I will do the real basics of what our goals are, but when it comes to projects and certain things I’m just throwing knives at a board and I’m just going to go with – if it gets too formulated for me I just have no drive at all. Half the time when we create ideas for the catalog or an ad, we are late every single month because nothing is done and we are just like “crap, we got the email and it’s due.” I put some dates up but even then it’s late. For some reason that’s just how I am. It’s a last minute thing. I have no inspiration and then all of a sudden I’m like “okay let’s do this!” Honestly I just cut things out and I spray it and tape it, and am like “does that look cool?” I think for me that’s the way it will stay. We obviously need some order in the business but I think to be able to be creative you just have to have fun with it.

How do you determine who to collaborate with?

We’re trying to make stuff that we actually like and just trying to work with people that we like.

I don’t care if it’s big or small— it’s more like “is there a friendship there?”

What about sales and marketing?

We are more heavily on the marketing side than sales. We have some bright reps who have come aboard and now I think things are finally going more smoothly and our sales team will start to catch up with the marketing that we’ve done.

When did you bring the sales team on?

It’s been for the past six months. We had a few reps before, but we didn’t have everything in place. We are still learning how to help the reps that we have, but it’s getting better and we have a good team going.

Are you on the East Coast as well?

Yeah. We have the West Coast fully taken care of, Texas and the East Coast is pretty close to being taken care of, and we just set up distribution in Australia, which is cool. We have our Japanese distribution and part of our Europe distribution going. That’s all finally starting to work. We have good people who like the brand. That’s the fun part, too, is when you get emails from different places from people who are like ‘We love Captain, do you have a distributor?”

How many retail doors do you in the US?

I want to say it’s about 100 doors here.

What cool projects are on the horizon?

Coming up this summer, Chippa Wilson’s fin will drop, which we are super excited about. That’s probably our main project. We are going to be doing the monthly limited fin with guys already on the roster, or different friends like Craig Stecyk —we are working with him right now.

Working with Vans, we had Alex and Joel as riders, and they were like let’s do a shoe with the colorways you do on the fin. Andrew Doheny, Tanner Guaduskas, we just did one with him. It’s not very planned or thought out, it more comes down to us saying “okay let’s do this.”

On the marketing side, where some people have everything planned from when it drops to the press release, I probably have like half of that. I know when they drop and I post stuff, but to me, there’s no set formula to it. Let it be what it is, let it get out there, and people are going to find out about it. We’ve had shops frustrated with us because they couldn’t get product, but it’s like, we aren’t that big, and the fins are limited and this is all we can do.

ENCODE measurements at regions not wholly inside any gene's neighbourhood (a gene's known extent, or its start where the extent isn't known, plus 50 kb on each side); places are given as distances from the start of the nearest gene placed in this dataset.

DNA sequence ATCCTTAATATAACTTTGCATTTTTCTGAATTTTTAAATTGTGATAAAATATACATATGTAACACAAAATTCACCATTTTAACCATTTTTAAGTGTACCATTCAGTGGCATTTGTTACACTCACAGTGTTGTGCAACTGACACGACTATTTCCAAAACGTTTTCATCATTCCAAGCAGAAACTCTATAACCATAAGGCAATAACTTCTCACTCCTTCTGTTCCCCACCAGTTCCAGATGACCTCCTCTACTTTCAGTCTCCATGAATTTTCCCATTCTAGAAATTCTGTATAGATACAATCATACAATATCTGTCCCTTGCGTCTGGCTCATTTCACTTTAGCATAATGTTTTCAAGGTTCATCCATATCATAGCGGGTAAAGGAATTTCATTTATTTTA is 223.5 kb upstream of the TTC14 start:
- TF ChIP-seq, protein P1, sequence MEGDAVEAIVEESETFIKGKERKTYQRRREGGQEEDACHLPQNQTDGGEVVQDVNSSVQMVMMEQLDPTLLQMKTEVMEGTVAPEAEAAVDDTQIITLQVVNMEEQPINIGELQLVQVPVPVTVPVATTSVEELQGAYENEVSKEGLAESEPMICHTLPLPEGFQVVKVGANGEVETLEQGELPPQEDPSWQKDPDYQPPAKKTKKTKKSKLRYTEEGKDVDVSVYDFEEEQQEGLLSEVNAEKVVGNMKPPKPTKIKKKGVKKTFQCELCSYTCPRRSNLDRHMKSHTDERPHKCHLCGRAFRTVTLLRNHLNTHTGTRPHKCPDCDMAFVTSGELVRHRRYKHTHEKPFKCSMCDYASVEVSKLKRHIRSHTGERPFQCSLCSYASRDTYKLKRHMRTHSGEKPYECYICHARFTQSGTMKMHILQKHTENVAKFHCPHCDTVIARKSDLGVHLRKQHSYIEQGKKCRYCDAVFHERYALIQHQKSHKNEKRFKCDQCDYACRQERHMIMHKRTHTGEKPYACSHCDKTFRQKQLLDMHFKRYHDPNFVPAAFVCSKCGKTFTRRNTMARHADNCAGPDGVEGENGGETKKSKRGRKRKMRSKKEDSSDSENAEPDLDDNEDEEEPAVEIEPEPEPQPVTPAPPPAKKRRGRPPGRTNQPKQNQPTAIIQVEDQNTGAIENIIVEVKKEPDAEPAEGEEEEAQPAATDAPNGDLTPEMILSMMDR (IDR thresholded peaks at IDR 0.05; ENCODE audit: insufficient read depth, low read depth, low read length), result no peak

Working with Vans, Hurley, and Brixton, RAEN, Stance— that has been a huge help, plus super fun projects and good friendships.

JP Olsen will do a small amount of fins for us. He did his own print on the fins, and he also made the anchor for us. He carves out the stamp and then we just stamp it on the fin.

One of the projects we’re doing is with Dane Petersen, one of our friends who is local. He foiled all the fins, there will just be ten of them and that’s it for that design. It’s all made here.

We have people who fully collect every fin. Hopefully these will be something people want to collect and hold on to as art pieces, whether they surf them or not.

Have the apparel collaborations helped you get into more accounts?

For sure. One of our huge helps has been Stance socks. When they first started we became a part of it just shortly after. I just love socks. I think maybe the second trade show they had I was talking to John Wilson.  I was like “how are the Captain Fin socks doing?” He’s like “Doing great, selling really good —it’s crazy how many times I’ve had to tell the story of Captain Fin. We were out in the snow show in Colorado, and out in Chicago for an event, and telling people about it.”  I was like full lightbulb, “This is going everywhere that I would never go to—ever.” It helps both of us. We get to design some socks for them. In the surf world it will get people to know their name, and it’s good for us because we are getting into all these other places on this whole other side of the business, where before it just wouldn’t happen. That’s probably been one of our bigger ones. We get random snowboarders who will hit us up and send us random photos from the Alps, wearing our hats and ordering stuff.